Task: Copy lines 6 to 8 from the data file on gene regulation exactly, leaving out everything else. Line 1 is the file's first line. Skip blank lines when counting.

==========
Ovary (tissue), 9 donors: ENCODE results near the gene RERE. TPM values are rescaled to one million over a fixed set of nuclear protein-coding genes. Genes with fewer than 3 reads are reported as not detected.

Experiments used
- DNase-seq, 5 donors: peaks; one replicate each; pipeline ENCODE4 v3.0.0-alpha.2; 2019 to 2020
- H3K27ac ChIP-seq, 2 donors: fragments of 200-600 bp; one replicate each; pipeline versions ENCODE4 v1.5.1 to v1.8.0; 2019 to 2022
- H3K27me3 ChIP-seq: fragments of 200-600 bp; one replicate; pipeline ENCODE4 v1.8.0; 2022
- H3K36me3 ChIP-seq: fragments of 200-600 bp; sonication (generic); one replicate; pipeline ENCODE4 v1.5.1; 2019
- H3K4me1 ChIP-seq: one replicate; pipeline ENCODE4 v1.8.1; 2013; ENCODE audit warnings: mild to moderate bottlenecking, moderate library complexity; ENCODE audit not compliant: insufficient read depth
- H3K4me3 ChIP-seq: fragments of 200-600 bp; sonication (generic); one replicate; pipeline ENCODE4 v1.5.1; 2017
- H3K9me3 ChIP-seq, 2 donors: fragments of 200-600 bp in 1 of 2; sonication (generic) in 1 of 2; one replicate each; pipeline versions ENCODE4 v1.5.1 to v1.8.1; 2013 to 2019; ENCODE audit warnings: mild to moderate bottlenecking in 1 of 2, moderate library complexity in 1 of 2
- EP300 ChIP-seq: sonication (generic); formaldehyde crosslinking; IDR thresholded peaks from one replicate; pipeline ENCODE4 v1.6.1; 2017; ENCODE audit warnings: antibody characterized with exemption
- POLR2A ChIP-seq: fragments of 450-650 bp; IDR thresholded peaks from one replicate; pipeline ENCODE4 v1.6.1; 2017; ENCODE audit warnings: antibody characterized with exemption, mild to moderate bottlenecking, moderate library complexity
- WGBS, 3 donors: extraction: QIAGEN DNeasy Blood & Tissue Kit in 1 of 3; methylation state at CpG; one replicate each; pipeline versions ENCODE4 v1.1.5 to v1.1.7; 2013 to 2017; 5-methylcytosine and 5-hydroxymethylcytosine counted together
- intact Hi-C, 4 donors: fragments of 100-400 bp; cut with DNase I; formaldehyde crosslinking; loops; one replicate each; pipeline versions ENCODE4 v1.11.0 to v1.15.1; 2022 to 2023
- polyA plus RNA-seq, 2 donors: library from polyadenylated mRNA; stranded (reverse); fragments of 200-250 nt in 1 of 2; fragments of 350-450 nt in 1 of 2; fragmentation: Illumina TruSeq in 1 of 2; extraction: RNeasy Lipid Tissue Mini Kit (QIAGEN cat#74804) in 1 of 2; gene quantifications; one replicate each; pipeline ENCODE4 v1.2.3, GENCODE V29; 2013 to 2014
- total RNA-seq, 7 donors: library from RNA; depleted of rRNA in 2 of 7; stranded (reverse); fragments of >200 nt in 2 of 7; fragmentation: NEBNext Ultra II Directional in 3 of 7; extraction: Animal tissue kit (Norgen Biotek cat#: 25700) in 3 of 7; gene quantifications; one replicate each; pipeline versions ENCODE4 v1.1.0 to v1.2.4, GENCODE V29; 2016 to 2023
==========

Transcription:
- H3K36me3 ChIP-seq: fragments of 200-600 bp; sonication (generic); one replicate; pipeline ENCODE4 v1.5.1; 2019
- H3K4me1 ChIP-seq: one replicate; pipeline ENCODE4 v1.8.1; 2013; ENCODE audit warnings: mild to moderate bottlenecking, moderate library complexity; ENCODE audit not compliant: insufficient read depth
- H3K4me3 ChIP-seq: fragments of 200-600 bp; sonication (generic); one replicate; pipeline ENCODE4 v1.5.1; 2017